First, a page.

Forward-planning is essential for countries wishing to introduce or expand nuclear power programs, participants at an International Atomic Energy Agency (IAEA) meeting heard last week. Ensuring effective coordination among all organisations involved is important, they agreed.
The IAEA held its annual Technical Meeting on Topical Issues in Infrastructure Development in Vienna between 31 January and 3 February. It was attended by almost 80 participants, predominantly from countries interested in expanding their nuclear power programs or introducing nuclear power to their national energy mix.
The participants discussed the challenges in prioritizing and sequencing the necessary activities and focused on the IAEA Milestone Approach. This, the IAEA said, "provides an internationally accepted method to implement nuclear power programs." The meeting found that countries both embarking on and expanding their programs face similar challenges, requiring a "systematic process for safely building new reactors".
Establishing a nuclear energy program implementing organisation at an early stage is vital in order to coordinate the work of all players involved in nuclear power infrastructure development, participants agreed. Such an organisation, they said, can help prepare decision makers in a country to make an informed decision regarding nuclear power and to coordinate infrastructure development efforts among various implementing organisations.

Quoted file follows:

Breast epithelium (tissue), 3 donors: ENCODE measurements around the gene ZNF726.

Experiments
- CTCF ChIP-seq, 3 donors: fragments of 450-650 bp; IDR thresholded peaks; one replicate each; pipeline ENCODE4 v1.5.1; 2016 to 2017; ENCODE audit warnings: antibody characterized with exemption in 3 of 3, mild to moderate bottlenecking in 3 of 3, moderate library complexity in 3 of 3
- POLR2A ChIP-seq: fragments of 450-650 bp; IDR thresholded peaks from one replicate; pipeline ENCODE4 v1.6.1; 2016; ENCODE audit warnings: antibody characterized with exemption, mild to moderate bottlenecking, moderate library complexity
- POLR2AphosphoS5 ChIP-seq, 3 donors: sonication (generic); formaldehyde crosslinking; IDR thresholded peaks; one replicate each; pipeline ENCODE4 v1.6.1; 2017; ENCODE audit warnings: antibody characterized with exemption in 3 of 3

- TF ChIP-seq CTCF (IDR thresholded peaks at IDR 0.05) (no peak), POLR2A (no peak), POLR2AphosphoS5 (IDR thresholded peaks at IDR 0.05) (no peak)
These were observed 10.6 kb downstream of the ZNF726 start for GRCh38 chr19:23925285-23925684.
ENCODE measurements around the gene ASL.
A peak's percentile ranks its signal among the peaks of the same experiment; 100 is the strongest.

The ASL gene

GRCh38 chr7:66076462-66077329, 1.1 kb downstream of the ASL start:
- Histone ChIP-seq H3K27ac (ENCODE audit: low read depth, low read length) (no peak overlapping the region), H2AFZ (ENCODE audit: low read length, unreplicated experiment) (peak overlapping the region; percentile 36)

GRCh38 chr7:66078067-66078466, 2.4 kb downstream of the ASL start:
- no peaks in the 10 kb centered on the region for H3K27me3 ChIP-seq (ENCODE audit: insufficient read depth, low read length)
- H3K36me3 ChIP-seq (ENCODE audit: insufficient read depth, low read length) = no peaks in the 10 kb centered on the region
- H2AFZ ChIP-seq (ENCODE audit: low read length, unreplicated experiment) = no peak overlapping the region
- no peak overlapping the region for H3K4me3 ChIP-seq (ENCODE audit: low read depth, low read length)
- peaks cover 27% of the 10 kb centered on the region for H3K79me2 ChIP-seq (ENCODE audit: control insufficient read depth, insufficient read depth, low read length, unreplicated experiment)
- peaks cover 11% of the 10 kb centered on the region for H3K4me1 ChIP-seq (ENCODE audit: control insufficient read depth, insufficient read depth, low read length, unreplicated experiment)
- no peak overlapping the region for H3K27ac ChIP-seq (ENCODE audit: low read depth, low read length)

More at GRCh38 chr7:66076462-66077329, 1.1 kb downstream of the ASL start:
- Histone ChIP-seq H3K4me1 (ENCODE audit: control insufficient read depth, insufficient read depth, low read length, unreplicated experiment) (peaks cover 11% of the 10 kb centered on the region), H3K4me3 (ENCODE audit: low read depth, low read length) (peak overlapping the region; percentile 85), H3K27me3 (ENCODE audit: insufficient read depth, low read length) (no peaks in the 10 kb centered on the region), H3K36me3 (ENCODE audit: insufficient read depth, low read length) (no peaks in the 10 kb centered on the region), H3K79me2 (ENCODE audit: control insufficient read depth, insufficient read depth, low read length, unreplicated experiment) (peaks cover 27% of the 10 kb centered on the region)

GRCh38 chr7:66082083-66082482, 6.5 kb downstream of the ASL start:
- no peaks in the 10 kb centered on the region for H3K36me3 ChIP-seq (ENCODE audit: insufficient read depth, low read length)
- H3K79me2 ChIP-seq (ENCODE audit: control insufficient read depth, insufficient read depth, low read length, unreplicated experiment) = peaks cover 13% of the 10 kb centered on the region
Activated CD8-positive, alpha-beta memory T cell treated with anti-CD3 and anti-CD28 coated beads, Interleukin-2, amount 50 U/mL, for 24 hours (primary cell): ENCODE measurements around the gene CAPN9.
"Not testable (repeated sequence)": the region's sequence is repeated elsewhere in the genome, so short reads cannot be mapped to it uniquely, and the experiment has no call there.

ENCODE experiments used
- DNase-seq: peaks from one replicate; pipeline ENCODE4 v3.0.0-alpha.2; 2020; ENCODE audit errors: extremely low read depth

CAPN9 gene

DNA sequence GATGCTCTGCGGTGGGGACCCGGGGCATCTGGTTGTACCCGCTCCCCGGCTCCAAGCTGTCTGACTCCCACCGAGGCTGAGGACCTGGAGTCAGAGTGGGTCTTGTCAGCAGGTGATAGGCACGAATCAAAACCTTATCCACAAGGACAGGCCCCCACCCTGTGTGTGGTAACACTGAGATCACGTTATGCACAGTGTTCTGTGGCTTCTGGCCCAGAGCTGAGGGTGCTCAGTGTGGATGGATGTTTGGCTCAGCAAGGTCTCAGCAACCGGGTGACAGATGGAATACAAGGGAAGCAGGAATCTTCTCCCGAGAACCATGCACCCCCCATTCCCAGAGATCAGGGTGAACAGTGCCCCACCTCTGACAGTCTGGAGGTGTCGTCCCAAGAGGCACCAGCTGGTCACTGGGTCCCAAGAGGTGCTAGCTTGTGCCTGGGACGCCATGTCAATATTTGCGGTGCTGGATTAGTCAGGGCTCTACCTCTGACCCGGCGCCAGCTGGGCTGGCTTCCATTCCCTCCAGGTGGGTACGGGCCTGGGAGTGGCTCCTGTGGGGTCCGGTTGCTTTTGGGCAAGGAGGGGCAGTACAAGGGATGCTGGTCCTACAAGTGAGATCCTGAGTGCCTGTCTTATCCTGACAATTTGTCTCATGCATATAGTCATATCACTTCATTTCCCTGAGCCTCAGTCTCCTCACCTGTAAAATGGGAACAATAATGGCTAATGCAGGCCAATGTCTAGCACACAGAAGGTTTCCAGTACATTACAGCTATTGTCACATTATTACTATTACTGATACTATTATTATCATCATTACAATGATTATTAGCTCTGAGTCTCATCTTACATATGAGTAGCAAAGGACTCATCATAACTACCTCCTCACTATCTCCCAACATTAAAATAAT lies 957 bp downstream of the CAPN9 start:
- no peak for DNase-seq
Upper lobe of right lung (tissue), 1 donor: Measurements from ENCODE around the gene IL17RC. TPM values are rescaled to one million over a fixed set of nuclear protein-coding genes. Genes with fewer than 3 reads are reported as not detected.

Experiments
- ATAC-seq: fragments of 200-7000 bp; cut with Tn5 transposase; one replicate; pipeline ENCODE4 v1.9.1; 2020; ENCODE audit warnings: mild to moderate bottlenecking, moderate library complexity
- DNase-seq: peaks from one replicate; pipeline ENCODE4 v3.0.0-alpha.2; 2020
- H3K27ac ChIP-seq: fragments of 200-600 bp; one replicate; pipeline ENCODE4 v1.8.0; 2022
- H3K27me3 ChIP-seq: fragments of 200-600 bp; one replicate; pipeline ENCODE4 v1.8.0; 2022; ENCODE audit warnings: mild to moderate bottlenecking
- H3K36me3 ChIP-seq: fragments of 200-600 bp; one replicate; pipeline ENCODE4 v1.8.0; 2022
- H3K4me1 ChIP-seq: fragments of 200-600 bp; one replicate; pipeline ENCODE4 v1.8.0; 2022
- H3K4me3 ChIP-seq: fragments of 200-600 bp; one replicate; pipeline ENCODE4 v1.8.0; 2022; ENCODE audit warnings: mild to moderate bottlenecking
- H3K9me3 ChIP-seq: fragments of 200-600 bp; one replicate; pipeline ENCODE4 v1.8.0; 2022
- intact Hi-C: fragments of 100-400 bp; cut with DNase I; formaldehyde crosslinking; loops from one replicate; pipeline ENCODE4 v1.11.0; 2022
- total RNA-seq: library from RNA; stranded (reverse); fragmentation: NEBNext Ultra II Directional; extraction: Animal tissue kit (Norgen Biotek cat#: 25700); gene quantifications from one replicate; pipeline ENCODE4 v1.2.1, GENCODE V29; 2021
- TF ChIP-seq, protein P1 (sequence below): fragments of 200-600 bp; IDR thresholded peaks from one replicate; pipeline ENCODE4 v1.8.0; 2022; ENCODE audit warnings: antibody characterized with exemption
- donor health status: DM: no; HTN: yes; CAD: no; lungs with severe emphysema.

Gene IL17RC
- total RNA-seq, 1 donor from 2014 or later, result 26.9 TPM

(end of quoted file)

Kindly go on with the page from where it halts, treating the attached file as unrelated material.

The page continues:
The head of the IAEA's nuclear infrastructure development section, Milko Kovachev, said: "Embarking on a nuclear power program is a major undertaking requiring long-term commitment and dedicated effort. As this meeting discussed, governments must create an enabling environment for the introduction of nuclear power, and regulatory bodies and operating organisations must be competent to oversee and manage project activities for a nuclear power program to be successful."
The IAEA encourages countries looking at nuclear power to develop program roadmaps, including the consideration phase. These roadmaps, it says, would include national schedules and timelines for developing the required infrastructure. The IAEA provides feedback on such documents, as well as offering Integrated Nuclear Infrastructure Review (INIR) missions to member states to carry out in-depth evaluations of their nuclear power program infrastructure and decision-making.
Jamal Ibrahim, director of nuclear power program development at Malaysia Nuclear Power Corporation, said: "For Malaysia, as a newcomer country to a nuclear power program, the INIR mission was a crucial step in moving forward with the establishment of an appropriate national nuclear infrastructure. We received impartial feedback from an international team of experts, which strengthened our confidence and enabled knowledgeable decision-making."
Researched and written
by World Nuclear News